Reducing harm caused by alcohol


Recent reporting on alcohol sales data

Data on alcohol sales released from Nielsen’s Homescan Consumer Panel in the last couple of weeks has led to some reports suggesting MUP isn’t working. We’ve had a look at some of the data and arguments put forward.

Firstly, it’s important to remember that the data only covers three months, and any short-term data has its limitations. It can’t be relied on to show trends. We need long-term figures to show any significant impact.

It’s also been widely reported by the alcohol trade that they’ve had a bumper summer, with a scorching heatwave, the world cup and the royal wedding all driving drink sales, all of which make comparisons between this year and last problematic.

In fact, both Scotland and England saw a significant increase in volume sales over the summer, compared to the same period last year, however, interestingly the increase in England (7%) was almost double that of Scotland (4%).  So perhaps minimum unit pricing in Scotland is already having an impact.

But it is worth being aware that this data from Nielsen’s is based on natural volumes - how many litres of drinks, regardless of strength, are actually being purchased - and not the alcohol content.  Without information on the number of units of alcohol which are actually being sold it is difficult to understand what any of this is telling us about alcohol consumption.  To help address this problem Alcohol Focus Scotland is calling on the Scottish Government to require licensed premises to provide information on sales as a condition of their licence.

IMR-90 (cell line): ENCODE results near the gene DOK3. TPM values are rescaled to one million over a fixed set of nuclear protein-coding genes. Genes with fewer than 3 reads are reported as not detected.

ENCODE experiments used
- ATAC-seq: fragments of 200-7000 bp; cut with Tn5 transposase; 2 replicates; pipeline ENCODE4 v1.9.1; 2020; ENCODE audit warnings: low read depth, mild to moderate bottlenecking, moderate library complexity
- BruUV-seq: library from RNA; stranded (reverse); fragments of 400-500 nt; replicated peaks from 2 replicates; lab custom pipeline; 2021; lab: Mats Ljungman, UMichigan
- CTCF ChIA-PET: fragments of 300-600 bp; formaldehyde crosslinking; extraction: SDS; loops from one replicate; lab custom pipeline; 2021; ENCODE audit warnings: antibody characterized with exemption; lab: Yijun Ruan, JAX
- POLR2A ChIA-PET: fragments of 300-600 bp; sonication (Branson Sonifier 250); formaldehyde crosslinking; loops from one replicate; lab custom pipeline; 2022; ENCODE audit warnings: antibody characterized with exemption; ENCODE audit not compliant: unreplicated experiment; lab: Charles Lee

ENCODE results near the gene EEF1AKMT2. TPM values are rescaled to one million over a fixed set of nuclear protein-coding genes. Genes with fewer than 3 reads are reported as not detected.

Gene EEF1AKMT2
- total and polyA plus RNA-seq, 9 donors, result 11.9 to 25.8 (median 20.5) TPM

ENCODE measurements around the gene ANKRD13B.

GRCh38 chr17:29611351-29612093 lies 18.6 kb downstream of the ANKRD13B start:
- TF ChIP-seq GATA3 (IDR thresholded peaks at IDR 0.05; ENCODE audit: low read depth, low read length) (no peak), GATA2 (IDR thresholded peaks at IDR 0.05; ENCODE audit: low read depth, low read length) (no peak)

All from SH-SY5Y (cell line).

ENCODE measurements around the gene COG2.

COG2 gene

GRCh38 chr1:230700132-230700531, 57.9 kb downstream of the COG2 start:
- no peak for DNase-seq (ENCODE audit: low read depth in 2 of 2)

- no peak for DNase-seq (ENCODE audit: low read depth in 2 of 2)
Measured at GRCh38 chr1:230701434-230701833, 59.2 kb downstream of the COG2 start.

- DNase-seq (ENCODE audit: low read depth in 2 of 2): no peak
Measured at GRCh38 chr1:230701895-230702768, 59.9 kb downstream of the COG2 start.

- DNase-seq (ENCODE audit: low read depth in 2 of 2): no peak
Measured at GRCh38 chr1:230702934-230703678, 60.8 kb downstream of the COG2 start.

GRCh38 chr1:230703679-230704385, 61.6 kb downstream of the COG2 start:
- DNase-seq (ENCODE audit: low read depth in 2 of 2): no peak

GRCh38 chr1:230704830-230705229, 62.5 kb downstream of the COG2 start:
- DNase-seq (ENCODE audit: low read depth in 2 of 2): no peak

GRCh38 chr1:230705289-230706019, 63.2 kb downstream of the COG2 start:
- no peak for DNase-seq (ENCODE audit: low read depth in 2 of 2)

The thorough independent evaluation of minimum unit price (MUP), which is currently underway, led by NHS Health Scotland, will provide a fuller assessment of its impact on health, crime and the economy. 

We are all keen to know the real impact of MUP but we will have to be patient for this to become clear.  In the meantime, there’s still every reason to expect that MUP will save hundreds of lives and improve thousands more.